Following Blues Image’s demise, in the summer of 1972, the Beach Boys—Al Jardine, Dennis Wilson, Brian Wilson, Carl Wilson, and Mike Love—decided to relocate themselves and their families to the Netherlands to record.

Once there they couldn’t find an adequate recording studio for their plans. Artistic integrity demanding it and money being no object, they imported a studio that was constructed to their specifications in a converted Dutch barn. Throughout the rest of that summer 1972, the Beach Boys, formed in 1961, recorded their 19th album entitled aptly Holland.

Producer Warner Bros. assessing that the new album lacked what they believed could be a hit single started fishing around for a possible hit song to replace another song on the album. Without a definable hit, Holland, the Beach Boys were told, was not releasable.

Brian Wilson and Van Dyke Parks, a collaborator on Good Vibrations and head of Warner Bros.’ new music video department in 1972, came up with Sail On, Sailor.

“I sailed an ocean, unsettled ocean Through restful waters and deep commotion Often frightened, unenlightened Sail on, sail on sailor, “ is the opening line. A sailing song for sure with deeper connotations of a searching journey with ups and downs which could be personal or professional.

The first-person narrator expounds on the individual and universal nature of the sail: “I wrest the waters, fight Neptune’s waters Sail through the sorrows of life’s marauders Unrepenting, often empty Sail on, sail on sailor.”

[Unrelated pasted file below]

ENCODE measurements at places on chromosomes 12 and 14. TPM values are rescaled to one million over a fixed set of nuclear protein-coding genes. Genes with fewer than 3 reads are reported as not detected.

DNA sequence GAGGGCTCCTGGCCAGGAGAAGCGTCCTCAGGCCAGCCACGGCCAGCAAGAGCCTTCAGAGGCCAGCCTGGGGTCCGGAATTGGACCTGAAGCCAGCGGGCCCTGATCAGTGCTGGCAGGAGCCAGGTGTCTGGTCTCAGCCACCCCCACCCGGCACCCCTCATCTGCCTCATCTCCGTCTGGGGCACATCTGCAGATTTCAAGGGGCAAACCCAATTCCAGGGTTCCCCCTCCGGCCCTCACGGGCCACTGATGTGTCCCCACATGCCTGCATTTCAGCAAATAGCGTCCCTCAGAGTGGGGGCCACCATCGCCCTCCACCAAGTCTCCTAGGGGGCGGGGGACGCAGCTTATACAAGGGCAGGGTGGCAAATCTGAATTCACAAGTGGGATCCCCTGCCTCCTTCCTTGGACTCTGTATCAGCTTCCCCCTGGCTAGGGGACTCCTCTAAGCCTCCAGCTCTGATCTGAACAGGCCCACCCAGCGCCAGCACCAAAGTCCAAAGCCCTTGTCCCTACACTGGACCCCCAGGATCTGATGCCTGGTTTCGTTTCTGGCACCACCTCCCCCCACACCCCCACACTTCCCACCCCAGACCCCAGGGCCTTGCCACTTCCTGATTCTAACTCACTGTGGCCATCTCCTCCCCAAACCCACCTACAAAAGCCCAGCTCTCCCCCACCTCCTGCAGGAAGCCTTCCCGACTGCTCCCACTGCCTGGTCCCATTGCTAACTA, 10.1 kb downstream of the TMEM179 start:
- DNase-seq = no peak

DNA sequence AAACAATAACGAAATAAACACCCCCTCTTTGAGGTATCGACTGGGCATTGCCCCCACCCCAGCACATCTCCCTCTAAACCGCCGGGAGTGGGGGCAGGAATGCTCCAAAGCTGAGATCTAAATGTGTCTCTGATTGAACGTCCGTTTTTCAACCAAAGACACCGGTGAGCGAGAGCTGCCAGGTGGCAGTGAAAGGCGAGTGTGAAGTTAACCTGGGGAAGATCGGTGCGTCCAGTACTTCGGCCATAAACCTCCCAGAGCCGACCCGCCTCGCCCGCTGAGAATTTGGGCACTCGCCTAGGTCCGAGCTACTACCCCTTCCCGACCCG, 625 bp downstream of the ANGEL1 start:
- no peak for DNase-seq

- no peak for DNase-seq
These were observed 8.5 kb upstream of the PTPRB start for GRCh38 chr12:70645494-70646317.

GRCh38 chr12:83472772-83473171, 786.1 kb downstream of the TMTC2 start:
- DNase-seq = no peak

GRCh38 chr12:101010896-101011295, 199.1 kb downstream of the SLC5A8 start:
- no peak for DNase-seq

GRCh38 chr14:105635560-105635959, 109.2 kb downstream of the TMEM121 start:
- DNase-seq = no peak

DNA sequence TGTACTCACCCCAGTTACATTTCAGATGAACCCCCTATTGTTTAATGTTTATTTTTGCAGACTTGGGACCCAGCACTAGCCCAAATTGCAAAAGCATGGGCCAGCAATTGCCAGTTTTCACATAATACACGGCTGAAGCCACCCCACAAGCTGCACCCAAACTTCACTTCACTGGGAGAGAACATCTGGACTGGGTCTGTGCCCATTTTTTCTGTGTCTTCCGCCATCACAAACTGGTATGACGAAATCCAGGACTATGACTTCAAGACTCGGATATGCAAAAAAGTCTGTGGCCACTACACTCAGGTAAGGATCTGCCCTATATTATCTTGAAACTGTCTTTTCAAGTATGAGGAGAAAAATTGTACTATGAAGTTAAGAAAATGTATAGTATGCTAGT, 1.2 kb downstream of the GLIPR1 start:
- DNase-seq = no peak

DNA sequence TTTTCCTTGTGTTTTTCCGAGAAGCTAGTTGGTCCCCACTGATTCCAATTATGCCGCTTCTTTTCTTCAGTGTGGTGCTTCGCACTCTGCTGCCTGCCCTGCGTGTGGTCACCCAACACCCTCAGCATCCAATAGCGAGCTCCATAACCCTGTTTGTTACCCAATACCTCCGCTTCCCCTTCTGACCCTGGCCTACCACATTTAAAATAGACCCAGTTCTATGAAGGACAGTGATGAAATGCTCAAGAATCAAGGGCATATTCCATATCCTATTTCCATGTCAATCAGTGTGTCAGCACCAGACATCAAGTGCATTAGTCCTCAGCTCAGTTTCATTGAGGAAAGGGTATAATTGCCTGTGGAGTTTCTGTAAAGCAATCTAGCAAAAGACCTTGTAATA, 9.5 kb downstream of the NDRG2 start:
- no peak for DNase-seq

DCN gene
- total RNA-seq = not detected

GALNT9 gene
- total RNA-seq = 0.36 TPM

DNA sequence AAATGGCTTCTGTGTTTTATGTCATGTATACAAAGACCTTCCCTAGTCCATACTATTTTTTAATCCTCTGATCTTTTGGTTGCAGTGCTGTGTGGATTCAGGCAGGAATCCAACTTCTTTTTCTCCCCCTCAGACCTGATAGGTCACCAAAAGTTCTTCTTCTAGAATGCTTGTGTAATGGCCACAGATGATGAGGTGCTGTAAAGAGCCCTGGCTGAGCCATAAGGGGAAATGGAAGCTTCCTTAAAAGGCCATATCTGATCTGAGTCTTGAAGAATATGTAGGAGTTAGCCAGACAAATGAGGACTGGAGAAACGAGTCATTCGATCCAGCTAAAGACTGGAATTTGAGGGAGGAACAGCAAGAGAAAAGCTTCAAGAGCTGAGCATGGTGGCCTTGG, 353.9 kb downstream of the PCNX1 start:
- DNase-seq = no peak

The music was remembered to have been drafted by Wilson in 1970 and, with Van Dyck Parks, into a fuller form in 1971. The song was then headed to Three Dog Night and had lyrics written by Ray Kennedy and Tandyn Almer.

Hearing the upbeat tune with its rich harmonies and delving backbeat as finally released, it can be easy to miss the tangle of the sailor’s story: “Seldom stumble, never crumble Try to tumble, life’s a rumble Feel the stinging I’ve been given Never ending, unrelenting Heartbreak searing, always fearing Never caring, persevering Sail on, sail on, sailor.”

In 1972, the Beach Boys’ manager Jack Rieley returned to L.A. and gave the song’s lyrics a going over. He was particularly fond of the line: ”lost like a sewer rat alone but I sail…” Officially, Sail on, Sailor listed Wilson, Almer, and Parks as its composers and Rieley and Kennedy as the lyricists. South African singer Blondie Chaplin, who had been working with the Beach Boys since 1971, became its lead vocal.

Composer Brian Wilson of the Beach Boys at the piano. At one point in the recording process, Wilson was barred from the studio for tinkering too much with “Sail On, Sailor,” the group’s intended hit song, “Rock Dreams: Brian Wilson” by Jim the Chin is licensed under CC BY-NC-SA 2.0.